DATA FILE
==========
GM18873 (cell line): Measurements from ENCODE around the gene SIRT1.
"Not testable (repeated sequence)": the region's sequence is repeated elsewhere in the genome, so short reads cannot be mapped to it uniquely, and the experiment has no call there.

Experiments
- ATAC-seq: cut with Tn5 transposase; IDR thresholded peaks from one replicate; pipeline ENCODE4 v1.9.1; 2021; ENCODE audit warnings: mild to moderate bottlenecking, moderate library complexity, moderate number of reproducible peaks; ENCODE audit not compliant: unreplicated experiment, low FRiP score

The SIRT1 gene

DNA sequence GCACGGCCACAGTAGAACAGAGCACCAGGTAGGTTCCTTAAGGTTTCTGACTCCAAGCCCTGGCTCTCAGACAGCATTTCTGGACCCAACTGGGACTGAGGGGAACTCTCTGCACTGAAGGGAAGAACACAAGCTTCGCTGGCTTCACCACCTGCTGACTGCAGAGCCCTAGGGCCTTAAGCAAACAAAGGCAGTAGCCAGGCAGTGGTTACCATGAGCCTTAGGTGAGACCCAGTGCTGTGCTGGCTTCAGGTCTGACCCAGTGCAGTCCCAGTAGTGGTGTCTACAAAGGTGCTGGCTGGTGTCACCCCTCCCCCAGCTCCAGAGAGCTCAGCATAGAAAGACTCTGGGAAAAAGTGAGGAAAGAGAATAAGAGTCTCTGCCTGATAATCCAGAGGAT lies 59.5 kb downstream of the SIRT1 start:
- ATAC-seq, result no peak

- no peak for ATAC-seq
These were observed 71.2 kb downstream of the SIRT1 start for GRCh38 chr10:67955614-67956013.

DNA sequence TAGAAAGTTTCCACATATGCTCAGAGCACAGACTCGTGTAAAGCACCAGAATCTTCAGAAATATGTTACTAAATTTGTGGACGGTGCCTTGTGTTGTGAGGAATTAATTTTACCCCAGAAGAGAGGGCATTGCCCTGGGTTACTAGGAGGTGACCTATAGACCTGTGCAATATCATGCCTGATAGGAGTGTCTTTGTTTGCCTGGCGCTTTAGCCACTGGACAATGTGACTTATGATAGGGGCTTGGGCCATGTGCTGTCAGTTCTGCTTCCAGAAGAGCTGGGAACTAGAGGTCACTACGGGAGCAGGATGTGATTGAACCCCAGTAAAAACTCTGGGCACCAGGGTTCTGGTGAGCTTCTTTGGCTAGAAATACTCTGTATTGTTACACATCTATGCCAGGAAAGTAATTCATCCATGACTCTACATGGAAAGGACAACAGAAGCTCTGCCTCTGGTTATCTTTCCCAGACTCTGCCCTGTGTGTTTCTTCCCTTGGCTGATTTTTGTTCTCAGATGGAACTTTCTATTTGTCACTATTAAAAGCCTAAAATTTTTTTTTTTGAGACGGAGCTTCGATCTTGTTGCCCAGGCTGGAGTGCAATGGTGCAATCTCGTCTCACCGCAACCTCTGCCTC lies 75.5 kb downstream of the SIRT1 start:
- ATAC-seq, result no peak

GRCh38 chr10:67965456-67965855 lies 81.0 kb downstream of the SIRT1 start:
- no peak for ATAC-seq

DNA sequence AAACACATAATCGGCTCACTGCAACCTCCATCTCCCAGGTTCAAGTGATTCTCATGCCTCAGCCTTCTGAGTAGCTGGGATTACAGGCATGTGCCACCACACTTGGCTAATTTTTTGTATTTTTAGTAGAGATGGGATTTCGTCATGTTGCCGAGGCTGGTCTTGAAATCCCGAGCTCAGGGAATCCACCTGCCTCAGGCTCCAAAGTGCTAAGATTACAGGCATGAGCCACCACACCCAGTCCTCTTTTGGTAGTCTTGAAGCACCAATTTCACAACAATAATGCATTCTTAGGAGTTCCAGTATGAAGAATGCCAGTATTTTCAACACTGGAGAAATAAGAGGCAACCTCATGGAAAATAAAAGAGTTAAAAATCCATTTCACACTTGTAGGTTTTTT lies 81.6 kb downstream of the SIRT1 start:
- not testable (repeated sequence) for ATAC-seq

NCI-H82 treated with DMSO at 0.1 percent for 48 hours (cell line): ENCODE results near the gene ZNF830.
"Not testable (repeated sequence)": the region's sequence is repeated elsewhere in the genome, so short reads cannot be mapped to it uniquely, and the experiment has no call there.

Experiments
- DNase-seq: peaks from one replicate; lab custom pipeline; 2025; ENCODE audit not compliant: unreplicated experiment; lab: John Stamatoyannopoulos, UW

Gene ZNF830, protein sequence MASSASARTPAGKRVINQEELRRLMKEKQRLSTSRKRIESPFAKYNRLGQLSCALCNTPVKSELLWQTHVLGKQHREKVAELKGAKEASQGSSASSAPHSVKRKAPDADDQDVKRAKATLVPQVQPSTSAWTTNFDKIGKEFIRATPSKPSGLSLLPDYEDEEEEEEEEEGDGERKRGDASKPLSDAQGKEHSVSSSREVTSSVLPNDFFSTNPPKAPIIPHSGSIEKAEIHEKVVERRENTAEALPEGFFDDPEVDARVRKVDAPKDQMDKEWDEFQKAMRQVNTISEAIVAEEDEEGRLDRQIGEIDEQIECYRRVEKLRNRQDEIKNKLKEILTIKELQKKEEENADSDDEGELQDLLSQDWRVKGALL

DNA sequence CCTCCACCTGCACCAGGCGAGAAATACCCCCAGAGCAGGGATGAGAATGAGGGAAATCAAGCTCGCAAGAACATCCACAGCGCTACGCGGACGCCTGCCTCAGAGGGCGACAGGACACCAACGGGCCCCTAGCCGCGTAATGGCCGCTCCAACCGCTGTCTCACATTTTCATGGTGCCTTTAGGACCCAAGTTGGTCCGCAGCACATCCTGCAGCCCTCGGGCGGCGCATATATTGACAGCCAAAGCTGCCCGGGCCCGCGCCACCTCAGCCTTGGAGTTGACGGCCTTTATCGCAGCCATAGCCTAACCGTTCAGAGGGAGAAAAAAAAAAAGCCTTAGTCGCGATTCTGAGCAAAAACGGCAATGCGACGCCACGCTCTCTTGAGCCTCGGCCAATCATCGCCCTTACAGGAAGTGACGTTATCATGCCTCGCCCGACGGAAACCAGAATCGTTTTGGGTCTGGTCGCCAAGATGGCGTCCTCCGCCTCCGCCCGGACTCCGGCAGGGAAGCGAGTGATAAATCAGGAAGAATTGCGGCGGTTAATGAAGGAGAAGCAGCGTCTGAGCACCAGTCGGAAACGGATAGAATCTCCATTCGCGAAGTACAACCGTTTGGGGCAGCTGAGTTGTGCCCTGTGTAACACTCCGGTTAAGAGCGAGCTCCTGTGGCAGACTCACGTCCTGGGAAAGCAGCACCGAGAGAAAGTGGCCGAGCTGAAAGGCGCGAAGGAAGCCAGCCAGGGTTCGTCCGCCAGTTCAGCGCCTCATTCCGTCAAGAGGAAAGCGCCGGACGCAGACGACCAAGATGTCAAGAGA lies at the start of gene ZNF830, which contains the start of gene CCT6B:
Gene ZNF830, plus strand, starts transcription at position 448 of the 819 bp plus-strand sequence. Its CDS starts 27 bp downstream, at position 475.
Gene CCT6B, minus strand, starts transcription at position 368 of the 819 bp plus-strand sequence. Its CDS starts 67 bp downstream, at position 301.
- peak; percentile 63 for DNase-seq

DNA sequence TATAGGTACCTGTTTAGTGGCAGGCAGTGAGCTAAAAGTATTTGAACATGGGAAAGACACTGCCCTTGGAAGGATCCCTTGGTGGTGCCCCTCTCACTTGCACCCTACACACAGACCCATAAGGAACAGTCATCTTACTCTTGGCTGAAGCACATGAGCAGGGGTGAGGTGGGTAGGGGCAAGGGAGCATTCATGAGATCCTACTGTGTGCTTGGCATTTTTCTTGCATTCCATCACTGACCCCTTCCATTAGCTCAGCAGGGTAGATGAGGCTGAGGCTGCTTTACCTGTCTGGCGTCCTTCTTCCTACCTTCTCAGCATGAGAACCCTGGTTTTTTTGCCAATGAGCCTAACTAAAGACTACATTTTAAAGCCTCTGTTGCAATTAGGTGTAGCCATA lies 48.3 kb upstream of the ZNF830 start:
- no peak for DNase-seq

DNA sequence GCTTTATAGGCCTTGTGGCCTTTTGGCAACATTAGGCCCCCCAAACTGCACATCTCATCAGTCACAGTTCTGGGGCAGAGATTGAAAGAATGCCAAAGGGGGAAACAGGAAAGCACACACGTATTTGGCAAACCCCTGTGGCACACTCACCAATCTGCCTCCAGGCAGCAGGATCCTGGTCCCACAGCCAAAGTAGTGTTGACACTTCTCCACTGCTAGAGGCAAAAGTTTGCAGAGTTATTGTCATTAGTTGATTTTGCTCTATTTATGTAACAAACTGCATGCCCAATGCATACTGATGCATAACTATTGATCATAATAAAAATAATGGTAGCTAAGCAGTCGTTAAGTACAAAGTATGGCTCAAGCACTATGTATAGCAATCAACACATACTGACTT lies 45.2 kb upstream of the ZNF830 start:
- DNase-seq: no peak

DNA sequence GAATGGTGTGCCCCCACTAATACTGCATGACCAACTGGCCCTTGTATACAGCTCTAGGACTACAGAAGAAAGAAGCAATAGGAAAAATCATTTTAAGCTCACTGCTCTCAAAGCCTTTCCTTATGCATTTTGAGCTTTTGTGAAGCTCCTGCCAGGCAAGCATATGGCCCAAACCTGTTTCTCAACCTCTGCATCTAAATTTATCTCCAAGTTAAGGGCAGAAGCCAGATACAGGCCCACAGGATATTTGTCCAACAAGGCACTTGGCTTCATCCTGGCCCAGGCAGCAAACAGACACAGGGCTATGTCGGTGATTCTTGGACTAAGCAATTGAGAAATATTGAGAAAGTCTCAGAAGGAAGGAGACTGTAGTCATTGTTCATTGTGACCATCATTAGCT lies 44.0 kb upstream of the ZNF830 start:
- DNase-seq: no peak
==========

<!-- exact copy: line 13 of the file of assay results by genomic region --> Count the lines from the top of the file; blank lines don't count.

- no peak for ATAC-seq